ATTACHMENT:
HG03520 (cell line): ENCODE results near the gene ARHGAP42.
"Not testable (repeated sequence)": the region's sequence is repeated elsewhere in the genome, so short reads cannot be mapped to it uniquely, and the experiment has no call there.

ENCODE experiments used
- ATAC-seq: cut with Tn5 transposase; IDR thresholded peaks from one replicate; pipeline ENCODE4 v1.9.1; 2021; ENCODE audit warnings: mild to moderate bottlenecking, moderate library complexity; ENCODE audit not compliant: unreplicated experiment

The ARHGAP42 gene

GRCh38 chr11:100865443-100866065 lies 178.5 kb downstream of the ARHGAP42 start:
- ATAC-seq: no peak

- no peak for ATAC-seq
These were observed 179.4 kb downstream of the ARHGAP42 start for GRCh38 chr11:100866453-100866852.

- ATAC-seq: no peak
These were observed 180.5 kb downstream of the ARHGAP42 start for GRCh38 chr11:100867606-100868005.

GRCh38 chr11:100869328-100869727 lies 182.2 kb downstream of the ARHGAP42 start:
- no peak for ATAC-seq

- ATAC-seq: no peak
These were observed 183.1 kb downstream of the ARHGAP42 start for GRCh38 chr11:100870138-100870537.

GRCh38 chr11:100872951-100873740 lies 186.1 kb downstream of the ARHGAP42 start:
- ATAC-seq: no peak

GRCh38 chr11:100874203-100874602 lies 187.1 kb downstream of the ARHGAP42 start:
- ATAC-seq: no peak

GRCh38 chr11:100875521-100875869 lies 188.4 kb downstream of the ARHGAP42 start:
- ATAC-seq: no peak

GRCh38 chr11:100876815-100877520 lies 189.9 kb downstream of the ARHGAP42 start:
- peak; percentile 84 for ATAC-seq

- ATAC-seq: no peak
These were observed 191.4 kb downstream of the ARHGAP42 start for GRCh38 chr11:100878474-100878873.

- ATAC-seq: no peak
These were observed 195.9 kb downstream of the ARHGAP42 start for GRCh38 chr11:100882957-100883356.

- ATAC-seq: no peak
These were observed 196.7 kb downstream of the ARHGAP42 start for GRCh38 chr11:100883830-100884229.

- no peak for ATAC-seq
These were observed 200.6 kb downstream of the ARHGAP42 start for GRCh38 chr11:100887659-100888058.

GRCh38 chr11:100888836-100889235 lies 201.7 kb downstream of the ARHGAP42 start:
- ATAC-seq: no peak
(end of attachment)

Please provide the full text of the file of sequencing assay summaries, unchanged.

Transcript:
HG03520 (cell line): ENCODE results near the gene ARHGAP42.
"Not testable (repeated sequence)": the region's sequence is repeated elsewhere in the genome, so short reads cannot be mapped to it uniquely, and the experiment has no call there.

ENCODE experiments used
- ATAC-seq: cut with Tn5 transposase; IDR thresholded peaks from one replicate; pipeline ENCODE4 v1.9.1; 2021; ENCODE audit warnings: mild to moderate bottlenecking, moderate library complexity; ENCODE audit not compliant: unreplicated experiment

The ARHGAP42 gene

GRCh38 chr11:100865443-100866065 lies 178.5 kb downstream of the ARHGAP42 start:
- ATAC-seq: no peak

- no peak for ATAC-seq
These were observed 179.4 kb downstream of the ARHGAP42 start for GRCh38 chr11:100866453-100866852.

- ATAC-seq: no peak
These were observed 180.5 kb downstream of the ARHGAP42 start for GRCh38 chr11:100867606-100868005.

GRCh38 chr11:100869328-100869727 lies 182.2 kb downstream of the ARHGAP42 start:
- no peak for ATAC-seq

- ATAC-seq: no peak
These were observed 183.1 kb downstream of the ARHGAP42 start for GRCh38 chr11:100870138-100870537.

GRCh38 chr11:100872951-100873740 lies 186.1 kb downstream of the ARHGAP42 start:
- ATAC-seq: no peak

GRCh38 chr11:100874203-100874602 lies 187.1 kb downstream of the ARHGAP42 start:
- ATAC-seq: no peak

GRCh38 chr11:100875521-100875869 lies 188.4 kb downstream of the ARHGAP42 start:
- ATAC-seq: no peak

GRCh38 chr11:100876815-100877520 lies 189.9 kb downstream of the ARHGAP42 start:
- peak; percentile 84 for ATAC-seq

- ATAC-seq: no peak
These were observed 191.4 kb downstream of the ARHGAP42 start for GRCh38 chr11:100878474-100878873.

- ATAC-seq: no peak
These were observed 195.9 kb downstream of the ARHGAP42 start for GRCh38 chr11:100882957-100883356.

- ATAC-seq: no peak
These were observed 196.7 kb downstream of the ARHGAP42 start for GRCh38 chr11:100883830-100884229.

- no peak for ATAC-seq
These were observed 200.6 kb downstream of the ARHGAP42 start for GRCh38 chr11:100887659-100888058.

GRCh38 chr11:100888836-100889235 lies 201.7 kb downstream of the ARHGAP42 start:
- ATAC-seq: no peak